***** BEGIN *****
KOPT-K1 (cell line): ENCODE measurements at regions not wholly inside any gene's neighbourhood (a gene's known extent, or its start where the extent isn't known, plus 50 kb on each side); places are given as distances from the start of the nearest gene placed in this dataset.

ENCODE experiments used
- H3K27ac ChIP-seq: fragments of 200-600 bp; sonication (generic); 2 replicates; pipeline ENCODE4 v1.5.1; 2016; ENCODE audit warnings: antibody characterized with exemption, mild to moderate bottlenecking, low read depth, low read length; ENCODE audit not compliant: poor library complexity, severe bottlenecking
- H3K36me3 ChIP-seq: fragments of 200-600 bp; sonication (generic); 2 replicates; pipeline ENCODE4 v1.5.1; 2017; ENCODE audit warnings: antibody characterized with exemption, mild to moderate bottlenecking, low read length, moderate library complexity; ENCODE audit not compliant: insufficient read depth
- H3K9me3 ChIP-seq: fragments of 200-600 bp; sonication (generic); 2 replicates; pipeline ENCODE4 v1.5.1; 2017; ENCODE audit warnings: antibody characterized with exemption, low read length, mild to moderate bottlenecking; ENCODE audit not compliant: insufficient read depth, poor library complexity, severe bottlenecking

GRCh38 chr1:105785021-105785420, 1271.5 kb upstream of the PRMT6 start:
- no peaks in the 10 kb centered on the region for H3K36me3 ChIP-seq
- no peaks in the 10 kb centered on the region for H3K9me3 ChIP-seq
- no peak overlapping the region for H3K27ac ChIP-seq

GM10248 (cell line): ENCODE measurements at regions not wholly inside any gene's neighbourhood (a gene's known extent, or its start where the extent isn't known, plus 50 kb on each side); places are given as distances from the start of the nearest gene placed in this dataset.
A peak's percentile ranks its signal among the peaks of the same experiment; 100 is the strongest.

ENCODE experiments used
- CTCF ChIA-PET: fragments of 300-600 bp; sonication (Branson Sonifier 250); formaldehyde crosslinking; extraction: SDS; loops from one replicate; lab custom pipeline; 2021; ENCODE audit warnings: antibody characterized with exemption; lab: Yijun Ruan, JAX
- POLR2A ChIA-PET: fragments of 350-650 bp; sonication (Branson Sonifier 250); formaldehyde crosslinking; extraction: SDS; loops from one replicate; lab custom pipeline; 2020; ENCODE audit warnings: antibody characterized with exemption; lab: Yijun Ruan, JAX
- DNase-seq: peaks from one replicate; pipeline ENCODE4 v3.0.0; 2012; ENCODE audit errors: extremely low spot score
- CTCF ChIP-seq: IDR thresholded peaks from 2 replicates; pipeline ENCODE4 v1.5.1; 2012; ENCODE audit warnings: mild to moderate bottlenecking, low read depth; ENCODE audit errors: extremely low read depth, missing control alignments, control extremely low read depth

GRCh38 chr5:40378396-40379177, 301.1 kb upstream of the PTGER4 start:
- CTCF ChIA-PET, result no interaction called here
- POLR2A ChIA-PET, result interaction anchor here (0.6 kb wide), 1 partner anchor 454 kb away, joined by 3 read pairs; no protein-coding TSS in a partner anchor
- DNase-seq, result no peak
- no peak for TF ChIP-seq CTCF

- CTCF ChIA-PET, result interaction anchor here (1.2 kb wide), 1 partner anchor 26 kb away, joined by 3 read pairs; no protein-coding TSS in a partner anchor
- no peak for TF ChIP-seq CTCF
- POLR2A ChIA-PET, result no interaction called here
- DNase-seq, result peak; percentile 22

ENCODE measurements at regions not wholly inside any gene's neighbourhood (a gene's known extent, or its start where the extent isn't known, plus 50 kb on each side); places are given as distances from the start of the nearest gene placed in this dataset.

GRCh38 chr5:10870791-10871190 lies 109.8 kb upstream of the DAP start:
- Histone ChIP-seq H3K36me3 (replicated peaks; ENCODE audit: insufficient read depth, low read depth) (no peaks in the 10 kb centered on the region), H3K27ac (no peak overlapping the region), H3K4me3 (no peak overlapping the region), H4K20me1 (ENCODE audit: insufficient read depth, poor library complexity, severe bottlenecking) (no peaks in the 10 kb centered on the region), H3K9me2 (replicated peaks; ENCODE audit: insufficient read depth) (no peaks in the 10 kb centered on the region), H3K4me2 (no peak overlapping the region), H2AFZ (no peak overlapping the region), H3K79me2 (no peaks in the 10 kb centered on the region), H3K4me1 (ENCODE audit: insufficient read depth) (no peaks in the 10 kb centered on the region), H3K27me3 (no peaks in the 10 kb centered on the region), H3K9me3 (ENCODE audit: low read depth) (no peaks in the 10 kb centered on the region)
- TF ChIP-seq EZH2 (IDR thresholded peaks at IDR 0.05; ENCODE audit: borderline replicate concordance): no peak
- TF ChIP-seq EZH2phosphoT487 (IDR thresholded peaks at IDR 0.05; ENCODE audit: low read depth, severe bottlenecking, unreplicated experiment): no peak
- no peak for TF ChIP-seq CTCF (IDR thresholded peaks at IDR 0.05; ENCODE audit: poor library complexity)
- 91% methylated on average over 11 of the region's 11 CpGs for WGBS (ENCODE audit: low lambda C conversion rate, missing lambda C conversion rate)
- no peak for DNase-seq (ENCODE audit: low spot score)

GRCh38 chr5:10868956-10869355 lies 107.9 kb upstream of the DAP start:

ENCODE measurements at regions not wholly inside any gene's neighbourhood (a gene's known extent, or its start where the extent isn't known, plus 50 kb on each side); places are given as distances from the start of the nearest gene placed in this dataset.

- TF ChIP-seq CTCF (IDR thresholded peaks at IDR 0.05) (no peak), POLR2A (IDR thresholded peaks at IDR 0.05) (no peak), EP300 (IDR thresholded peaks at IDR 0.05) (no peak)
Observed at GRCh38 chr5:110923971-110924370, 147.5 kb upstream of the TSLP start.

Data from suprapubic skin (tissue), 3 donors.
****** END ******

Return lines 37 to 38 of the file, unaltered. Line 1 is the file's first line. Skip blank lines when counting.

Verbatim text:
Observed at GRCh38 chr5:110923971-110924370, 147.5 kb upstream of the TSLP start.

Data from suprapubic skin (tissue), 3 donors.